It’s often difficult, sometimes impossible, to understand our own species, but with our bunnies things are greatly simplified! There are rabbit attitudes and behaviors that can be interpreted quite easily, allowing us to better understand our bunny and to create a better relationship with him; let’s find out what they are!
Understand the behavior of a dwarf rabbit
We observe the behavior of rabbits in all its facets:
- Relaxed Rabbit: When our friend lies down, even on one side, it means they feel relaxed or tired;
- Rabbit standing up straight: When we see our bunny rising on its hind legs and looking around, it means something has attracted its attention (without frightening it!);
- The rabbit rests it’s chin: Rubbing their chin on objects, other animals or people. Our little friend is marking her territory through the glands she has under her chin, releasing her smell in such a way as to be recognized by other pets;
- Rabbit Chattering Its Teeth: If the chattering is light and occasional, it simply means that our bunny is happy, so you may notice this behavior when you’re petting your rabbit;
- Crouching down into a “ball” shape: This means your bunny is relaxed;
- Rabbit with ears back and lying on the ground: she’s scared. Something has scared your rabbit and we must understand the reason for his fear; once the problem is cleared, our dwarf rabbit will once again behave normally.
- Ears straight, forward: our friend is curious or, most likely, on alert;
- They run forward but seem a little distracted: they are interested in something far away from them;
- Flattened ears against the body: can be frightened, tired or angry.This is a sign of discomfort, but in order to understand how they are truly feeling one must consider the context in which this behavior manifests itself;
- The rabbit shakes his ears: If he does it occasionally it may mean he is unhappy about something, or conversely that they are excited and especially cheerful. In this case, one must observe the situation in which this behavior manifests itself to see if it is angry or happy.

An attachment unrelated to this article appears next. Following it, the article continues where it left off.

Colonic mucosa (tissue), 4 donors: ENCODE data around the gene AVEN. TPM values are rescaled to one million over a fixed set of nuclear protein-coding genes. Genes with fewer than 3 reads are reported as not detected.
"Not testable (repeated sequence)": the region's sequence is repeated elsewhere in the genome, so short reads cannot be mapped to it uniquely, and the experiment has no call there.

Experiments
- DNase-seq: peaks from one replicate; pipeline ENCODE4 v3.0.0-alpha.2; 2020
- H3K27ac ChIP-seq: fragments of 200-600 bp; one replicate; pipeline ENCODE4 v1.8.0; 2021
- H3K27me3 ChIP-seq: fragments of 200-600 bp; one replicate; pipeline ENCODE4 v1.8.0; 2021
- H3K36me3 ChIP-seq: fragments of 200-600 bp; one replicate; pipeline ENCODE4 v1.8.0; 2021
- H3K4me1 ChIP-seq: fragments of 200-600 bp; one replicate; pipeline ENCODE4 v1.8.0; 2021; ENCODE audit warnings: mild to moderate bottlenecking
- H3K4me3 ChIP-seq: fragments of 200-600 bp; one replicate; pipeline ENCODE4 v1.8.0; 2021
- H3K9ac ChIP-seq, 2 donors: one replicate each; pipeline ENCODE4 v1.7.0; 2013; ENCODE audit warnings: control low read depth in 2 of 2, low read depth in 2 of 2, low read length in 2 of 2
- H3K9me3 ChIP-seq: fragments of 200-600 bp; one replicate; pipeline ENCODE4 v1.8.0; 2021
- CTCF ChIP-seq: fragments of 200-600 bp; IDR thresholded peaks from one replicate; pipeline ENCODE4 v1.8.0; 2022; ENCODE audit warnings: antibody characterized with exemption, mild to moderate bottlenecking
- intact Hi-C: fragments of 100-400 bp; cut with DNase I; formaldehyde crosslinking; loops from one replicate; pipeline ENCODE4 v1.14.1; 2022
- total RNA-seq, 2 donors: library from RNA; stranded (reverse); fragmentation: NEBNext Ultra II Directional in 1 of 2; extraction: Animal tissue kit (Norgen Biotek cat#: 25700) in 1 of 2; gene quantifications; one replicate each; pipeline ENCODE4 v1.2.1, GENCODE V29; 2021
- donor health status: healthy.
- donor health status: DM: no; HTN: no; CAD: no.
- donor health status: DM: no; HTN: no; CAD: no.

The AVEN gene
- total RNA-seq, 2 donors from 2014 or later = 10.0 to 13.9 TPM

Other behaviors of dwarf rabbits
- If the rabbit starts to shake and begins to lick, he is just cleaning himself;
- Rabbit jumping and running here and there: Well, it does not take much imagination to understand that our friend is serene and in good spirits … he runs like a small child!
- Rabbit biting and nibbling whatever he can reach! Destructive behaviors are generally a sign of stress; if our friend spend many hours in the cage, has no company, no games for rabbits or activities to keep himself busy; he will tend to find something to do and generally will not care about the value or danger of what will happen to him!
Behavior of a Sick Rabbit
Beyond manifest symptomatic manifestations: vomiting, diarrhea, etc., there are some rabbit behaviors that indicate that they aren’t feeling well:
- Rabbit who does not eat: Loss of appetite (total or partial): it is certainly a sign of some problem related to a pathology or bad management of nano rabbit feeding;
- Apathy: Be careful if your bunny starts to show no interest in their usual activities and tends to stay apart and / or with the ears lowered;
- Rabbit has a hard time walking: If our friend tends to remain motionless, begins to experience trouble walking and keeps his eyes open in an unnatural way (so-called “blinded eyes “); it is necessary to take him to the vet immediately.
- Rabbit with head tilted on one side: It is one of the most obvious neurological symptoms of encephalitosis. It is a common and very serious rabbit disease that can be cured if discovered and treated promptly;
- Rabbit that grinds their teeth: Even in this case, a visit from your veterinarian may be appropriate; as this behavior can be a symptom not only of stress but also of problems in chewing or some other ailment.
- If the rabbit shakes his ears, he may simply be trying to warm himself up if it’s cold. If he only shakes one ear continuously, check to see if something is stuck in his ear. In any case, if it doesn’t clear up on it’s own it’s necessary to take your rabbit to the vet immediately.
Let’s remember that these are just some of the behavior of dwarf rabbits and that our friends also communicate through sounds! You can find more information by reading our article on rabbit language. We encourage you to study up- pearn to know your dwarf rabbits and you will see that you will incredibly improve the quality of the time you spend with them!